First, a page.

#1
(This post was last modified: 08-07-2015, 04:07 PM by Andyshaves.)
I'm writing this as there have been several threads in multiple forums about this topic lately. I know one is currently trending here, and this isn't intended to be a direct response to that thread, but rather, a new topic for pensive minds.

While I wasn't alive then, I would imagine that sixty years ago when my Grandmother was a child, had someone said "One day, you'll be able to get on an electronic thingy, and send money without writing a check and mailing it, and get something delivered to your house from the other side of the country in a couple of days time," they would have been laughed at. Today, with the magic of the internet and electronic currency, this is common practice. 

There was a time when ordering something meant: looking through a catalogue (that was published only a few times a year); finding the item you wanted; writing down the correct information on an order form; placing the form in an envelope; writing a check; placing the check in the envelope; sealing the envelope; writing the destination address and return address; placing a stamp on the envelope; walking to your mailbox to place the envelope in the mailbox; waiting for the mailman to pick up the mail; travel time of the form and payment to the distributor; someone at the distributor opening your order form and processing the order and payment (depending on the company, your order might not be sent until payment has cleared the bank); waiting on your order to be delivered. This process could take anywhere from a couple of weeks, to over a month.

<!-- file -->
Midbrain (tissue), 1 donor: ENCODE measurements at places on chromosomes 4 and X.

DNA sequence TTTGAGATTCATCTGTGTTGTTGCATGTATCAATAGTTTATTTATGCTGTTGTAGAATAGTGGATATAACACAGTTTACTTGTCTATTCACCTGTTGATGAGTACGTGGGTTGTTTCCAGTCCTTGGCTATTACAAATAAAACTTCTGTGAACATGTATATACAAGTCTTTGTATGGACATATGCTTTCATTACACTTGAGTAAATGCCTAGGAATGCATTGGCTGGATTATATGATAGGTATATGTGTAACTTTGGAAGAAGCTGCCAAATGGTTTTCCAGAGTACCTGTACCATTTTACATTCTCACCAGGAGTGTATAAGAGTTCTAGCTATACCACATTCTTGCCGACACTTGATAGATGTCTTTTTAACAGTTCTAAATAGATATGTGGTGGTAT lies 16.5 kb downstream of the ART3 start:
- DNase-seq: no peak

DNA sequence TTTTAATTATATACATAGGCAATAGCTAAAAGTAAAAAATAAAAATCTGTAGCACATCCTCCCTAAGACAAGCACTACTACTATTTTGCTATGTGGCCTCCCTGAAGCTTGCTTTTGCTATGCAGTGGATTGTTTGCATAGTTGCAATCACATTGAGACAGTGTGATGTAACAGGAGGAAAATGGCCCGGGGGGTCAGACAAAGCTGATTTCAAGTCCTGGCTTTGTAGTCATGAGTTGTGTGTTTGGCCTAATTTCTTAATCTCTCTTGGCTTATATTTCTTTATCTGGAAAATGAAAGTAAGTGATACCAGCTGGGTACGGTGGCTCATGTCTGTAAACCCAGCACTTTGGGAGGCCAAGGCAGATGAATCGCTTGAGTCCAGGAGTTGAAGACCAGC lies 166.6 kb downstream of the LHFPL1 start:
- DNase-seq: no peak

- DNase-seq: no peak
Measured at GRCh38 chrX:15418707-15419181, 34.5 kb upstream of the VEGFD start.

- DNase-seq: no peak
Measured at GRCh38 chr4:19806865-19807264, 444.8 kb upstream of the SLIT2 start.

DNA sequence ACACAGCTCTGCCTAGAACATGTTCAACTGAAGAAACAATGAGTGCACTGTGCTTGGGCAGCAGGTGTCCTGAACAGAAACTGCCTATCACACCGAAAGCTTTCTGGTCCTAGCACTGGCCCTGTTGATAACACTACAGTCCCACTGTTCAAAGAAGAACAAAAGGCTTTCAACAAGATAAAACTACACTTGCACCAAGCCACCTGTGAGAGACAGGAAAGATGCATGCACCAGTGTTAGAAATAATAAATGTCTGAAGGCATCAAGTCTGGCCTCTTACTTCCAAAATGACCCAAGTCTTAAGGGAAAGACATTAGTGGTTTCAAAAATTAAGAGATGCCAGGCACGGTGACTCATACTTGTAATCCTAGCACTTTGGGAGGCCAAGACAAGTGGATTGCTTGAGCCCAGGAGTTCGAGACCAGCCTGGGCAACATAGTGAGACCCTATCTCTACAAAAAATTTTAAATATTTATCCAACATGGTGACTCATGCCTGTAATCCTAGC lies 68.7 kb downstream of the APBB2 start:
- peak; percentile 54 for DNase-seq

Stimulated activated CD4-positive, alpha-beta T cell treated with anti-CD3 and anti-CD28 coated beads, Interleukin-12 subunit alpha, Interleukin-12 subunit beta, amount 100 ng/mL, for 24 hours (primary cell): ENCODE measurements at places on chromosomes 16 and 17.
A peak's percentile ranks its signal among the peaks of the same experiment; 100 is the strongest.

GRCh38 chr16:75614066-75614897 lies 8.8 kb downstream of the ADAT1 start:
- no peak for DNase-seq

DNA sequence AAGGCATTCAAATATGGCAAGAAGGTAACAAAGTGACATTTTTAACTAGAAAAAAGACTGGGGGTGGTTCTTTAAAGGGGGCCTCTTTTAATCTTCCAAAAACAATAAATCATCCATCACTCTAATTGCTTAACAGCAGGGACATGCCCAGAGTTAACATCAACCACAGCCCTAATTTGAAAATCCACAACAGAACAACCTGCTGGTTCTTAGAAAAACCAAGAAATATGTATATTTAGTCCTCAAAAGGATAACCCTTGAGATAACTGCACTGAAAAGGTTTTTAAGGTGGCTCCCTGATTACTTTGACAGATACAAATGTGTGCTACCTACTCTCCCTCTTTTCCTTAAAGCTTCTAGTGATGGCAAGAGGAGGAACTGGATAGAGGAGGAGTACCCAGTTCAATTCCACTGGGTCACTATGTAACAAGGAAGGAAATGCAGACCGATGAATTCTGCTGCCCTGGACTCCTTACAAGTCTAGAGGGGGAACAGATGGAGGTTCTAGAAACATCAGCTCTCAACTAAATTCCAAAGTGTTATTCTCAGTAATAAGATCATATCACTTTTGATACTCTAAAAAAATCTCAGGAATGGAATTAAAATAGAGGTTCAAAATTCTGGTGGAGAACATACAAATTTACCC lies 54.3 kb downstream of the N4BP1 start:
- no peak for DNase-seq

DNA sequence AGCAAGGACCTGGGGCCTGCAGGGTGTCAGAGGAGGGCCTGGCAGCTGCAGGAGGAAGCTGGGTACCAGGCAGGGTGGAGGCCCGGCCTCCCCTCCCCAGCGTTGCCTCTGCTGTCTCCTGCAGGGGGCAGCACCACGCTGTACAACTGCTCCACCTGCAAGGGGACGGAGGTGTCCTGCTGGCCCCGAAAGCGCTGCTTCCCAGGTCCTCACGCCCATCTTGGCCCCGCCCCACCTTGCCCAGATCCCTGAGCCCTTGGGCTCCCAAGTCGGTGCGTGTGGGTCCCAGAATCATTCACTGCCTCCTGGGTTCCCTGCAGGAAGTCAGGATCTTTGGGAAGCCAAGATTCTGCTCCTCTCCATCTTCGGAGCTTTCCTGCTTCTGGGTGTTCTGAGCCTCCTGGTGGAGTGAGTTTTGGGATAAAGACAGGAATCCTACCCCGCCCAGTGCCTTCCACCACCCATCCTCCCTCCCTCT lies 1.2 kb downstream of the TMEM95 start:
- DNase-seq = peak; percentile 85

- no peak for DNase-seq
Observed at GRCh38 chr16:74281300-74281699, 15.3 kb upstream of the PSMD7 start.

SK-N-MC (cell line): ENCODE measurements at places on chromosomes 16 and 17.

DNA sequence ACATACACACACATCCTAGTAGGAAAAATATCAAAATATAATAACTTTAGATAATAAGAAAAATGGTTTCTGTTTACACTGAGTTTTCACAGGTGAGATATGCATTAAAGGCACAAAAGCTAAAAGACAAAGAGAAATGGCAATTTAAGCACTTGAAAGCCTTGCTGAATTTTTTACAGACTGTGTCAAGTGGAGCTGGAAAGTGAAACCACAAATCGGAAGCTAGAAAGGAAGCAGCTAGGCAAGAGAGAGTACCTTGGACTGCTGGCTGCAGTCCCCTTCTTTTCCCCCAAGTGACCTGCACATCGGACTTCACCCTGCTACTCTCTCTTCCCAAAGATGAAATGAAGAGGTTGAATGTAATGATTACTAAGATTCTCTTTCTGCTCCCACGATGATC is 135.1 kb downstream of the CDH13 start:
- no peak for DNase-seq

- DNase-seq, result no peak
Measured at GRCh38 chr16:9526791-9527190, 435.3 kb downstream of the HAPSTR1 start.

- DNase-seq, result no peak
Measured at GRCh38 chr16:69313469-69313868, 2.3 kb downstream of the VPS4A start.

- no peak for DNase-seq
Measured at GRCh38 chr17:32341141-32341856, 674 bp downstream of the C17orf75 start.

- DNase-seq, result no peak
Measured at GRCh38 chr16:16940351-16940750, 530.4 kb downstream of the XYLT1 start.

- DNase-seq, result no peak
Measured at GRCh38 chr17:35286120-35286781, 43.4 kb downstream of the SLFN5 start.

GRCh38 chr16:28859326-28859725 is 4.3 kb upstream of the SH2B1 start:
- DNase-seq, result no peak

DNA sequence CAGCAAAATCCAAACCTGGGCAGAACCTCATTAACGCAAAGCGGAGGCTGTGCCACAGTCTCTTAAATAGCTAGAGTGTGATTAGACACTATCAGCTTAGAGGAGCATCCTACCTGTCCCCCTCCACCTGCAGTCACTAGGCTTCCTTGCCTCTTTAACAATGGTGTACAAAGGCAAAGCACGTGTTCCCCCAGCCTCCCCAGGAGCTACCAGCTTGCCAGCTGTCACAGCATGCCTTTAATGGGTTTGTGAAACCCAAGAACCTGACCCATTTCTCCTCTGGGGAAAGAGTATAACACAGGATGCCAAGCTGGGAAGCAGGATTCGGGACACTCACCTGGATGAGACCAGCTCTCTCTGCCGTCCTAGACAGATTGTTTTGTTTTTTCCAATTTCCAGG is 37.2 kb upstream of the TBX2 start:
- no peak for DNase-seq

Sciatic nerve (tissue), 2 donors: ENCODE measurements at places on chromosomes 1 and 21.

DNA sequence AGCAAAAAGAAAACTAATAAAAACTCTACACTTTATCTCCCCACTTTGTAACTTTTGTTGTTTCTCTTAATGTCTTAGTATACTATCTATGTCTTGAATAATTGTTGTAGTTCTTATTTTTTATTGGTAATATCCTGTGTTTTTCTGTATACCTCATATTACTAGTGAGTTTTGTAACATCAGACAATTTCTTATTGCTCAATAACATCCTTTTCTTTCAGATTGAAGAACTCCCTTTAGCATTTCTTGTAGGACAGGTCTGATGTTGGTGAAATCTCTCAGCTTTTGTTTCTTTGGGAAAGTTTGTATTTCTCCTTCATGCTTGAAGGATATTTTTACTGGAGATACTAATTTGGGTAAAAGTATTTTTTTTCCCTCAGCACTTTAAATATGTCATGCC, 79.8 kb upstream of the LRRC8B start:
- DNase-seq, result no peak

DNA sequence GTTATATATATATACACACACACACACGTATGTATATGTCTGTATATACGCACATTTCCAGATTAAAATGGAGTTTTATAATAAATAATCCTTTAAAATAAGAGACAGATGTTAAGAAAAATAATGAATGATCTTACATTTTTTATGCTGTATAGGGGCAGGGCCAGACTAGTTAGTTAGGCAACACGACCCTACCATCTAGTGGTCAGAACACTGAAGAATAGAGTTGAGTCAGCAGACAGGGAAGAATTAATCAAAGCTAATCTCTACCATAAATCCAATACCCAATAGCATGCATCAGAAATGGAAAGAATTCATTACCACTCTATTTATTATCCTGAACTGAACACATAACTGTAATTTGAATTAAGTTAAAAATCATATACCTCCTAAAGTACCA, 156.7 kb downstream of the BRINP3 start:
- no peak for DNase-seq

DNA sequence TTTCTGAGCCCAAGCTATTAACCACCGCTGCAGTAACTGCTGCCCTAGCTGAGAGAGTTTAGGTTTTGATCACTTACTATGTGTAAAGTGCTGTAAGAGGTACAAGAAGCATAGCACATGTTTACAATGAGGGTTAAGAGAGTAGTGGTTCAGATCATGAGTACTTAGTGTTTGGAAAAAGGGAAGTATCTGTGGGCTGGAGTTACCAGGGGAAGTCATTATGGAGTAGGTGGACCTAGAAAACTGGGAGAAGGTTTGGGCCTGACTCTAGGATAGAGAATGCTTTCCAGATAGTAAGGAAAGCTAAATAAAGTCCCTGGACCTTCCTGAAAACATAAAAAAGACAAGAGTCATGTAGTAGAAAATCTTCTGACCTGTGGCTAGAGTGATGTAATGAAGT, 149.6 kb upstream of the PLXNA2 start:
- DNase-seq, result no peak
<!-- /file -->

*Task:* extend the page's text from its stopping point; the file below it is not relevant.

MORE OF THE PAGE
Lets hope there wasn't a shipping error, the postman could read your handwriting and the letter made it to the distributor to begin with, the bank of the distributor didn't mess up processing the check, or any one of the hundreds of negative scenarios that could have played out.

Today, it's a matter of clicking "Add To Basket," signing in, clicking a few buttons, and without ever leaving your seat, and without anyone opening an envelope and sending a check to the bank, you have a box on its way within (in many cases) a few hours time.

So what if USPS, UPS, or FedEx delay the shipping? You put in marginal effort to order the product. Technology isn't perfect, and neither are people. I agree though that USPS, as a whole, is in a serious bind with the quality of their service.